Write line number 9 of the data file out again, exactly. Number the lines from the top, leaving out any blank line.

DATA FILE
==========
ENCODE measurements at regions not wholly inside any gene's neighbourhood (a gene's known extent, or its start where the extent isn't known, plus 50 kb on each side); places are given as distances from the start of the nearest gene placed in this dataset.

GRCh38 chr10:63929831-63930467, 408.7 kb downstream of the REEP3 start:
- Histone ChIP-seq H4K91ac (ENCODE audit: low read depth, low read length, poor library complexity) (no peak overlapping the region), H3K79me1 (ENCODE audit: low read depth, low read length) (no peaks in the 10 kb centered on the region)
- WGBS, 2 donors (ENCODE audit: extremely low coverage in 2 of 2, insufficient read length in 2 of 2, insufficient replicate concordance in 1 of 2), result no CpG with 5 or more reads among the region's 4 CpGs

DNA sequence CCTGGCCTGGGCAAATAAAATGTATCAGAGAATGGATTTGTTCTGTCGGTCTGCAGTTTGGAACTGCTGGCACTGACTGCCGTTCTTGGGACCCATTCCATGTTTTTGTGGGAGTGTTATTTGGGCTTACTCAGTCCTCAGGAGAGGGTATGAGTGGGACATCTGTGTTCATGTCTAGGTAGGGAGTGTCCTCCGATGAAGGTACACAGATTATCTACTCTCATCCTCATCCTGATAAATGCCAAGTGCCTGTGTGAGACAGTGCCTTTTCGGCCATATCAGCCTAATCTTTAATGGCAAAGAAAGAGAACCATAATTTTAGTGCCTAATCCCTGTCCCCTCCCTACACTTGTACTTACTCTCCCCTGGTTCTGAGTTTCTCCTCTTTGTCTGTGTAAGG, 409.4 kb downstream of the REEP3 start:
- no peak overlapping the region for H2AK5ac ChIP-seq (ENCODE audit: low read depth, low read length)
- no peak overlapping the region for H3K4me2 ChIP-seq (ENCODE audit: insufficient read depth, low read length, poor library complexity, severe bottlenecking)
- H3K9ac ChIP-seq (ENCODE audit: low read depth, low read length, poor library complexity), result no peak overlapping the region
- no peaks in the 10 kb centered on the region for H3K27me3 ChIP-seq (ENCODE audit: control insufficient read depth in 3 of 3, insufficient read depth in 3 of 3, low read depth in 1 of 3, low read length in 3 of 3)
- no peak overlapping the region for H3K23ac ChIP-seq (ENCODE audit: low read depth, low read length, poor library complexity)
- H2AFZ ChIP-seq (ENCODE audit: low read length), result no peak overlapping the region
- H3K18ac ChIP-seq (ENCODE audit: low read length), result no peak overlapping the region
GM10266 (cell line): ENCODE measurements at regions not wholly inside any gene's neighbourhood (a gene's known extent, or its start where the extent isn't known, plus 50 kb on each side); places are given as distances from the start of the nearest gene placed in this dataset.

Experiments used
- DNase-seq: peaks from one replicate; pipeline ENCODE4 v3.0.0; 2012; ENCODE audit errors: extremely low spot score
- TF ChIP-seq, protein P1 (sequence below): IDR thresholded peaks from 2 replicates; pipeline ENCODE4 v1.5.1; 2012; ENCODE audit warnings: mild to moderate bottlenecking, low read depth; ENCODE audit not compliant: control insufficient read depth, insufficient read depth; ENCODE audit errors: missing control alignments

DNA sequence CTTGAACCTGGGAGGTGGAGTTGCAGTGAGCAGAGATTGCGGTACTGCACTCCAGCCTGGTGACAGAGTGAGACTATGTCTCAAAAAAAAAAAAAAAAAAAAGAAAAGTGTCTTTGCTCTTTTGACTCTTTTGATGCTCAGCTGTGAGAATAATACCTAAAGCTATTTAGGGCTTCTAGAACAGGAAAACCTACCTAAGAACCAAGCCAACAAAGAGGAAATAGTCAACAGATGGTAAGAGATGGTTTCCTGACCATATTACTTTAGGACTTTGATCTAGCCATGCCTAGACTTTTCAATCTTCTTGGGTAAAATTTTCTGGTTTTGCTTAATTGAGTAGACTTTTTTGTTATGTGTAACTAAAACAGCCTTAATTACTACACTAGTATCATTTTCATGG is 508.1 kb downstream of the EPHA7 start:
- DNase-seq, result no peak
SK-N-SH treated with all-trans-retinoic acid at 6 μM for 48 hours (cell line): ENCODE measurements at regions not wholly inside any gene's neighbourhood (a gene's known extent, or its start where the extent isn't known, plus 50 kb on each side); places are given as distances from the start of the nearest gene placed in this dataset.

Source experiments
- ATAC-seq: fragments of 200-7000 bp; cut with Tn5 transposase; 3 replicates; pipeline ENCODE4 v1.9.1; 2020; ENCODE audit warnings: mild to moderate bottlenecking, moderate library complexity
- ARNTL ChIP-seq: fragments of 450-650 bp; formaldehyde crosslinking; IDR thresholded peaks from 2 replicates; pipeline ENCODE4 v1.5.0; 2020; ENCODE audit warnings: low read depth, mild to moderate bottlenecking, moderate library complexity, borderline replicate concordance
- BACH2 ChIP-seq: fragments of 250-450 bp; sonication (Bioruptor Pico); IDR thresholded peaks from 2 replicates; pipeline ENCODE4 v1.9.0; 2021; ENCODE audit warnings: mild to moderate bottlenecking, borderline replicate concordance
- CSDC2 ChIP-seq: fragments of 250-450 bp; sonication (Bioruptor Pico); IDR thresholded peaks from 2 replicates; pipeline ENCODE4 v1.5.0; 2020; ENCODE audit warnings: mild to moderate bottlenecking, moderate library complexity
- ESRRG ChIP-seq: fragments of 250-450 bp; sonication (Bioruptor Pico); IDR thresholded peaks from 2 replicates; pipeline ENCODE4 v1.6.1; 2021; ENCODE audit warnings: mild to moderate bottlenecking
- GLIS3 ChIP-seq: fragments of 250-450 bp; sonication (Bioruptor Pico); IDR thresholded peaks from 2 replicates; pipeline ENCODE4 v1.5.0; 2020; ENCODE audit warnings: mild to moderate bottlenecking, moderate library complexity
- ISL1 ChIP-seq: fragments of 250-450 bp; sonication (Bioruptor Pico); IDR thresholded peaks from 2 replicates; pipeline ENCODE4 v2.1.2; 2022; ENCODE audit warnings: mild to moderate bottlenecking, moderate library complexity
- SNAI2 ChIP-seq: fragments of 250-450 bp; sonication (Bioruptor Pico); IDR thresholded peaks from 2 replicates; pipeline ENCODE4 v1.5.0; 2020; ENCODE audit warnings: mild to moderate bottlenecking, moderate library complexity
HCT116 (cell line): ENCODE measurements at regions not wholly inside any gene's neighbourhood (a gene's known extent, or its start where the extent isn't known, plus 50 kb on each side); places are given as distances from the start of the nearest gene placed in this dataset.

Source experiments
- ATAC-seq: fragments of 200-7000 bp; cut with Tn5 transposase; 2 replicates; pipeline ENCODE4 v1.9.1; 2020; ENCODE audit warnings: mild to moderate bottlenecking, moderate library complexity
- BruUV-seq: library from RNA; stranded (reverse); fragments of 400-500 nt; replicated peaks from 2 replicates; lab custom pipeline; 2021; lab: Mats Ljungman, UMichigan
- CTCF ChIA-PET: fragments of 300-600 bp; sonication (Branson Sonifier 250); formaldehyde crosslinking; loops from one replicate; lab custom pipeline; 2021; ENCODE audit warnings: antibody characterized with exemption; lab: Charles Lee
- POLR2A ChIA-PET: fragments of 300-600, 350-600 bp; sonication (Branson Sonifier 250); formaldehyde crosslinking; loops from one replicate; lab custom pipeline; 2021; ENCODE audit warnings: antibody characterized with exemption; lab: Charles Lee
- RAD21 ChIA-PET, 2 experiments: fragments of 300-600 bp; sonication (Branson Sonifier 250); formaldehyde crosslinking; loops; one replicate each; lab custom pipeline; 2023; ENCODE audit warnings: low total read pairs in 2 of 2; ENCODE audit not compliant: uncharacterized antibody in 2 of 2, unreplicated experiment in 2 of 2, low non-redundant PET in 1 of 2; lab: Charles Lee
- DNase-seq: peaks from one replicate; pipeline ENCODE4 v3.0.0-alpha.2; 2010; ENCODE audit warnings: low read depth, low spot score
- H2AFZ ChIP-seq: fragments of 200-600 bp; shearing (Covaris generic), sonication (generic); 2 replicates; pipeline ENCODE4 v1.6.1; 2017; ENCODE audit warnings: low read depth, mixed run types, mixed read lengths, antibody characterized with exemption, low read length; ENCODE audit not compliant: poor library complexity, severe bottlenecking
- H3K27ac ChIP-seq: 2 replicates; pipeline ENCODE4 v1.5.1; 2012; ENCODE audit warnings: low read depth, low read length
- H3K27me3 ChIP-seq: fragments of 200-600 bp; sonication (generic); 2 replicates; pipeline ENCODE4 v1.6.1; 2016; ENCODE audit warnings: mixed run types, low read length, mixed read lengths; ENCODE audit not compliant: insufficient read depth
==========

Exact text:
- no peaks in the 10 kb centered on the region for H3K27me3 ChIP-seq (ENCODE audit: control insufficient read depth in 3 of 3, insufficient read depth in 3 of 3, low read depth in 1 of 3, low read length in 3 of 3)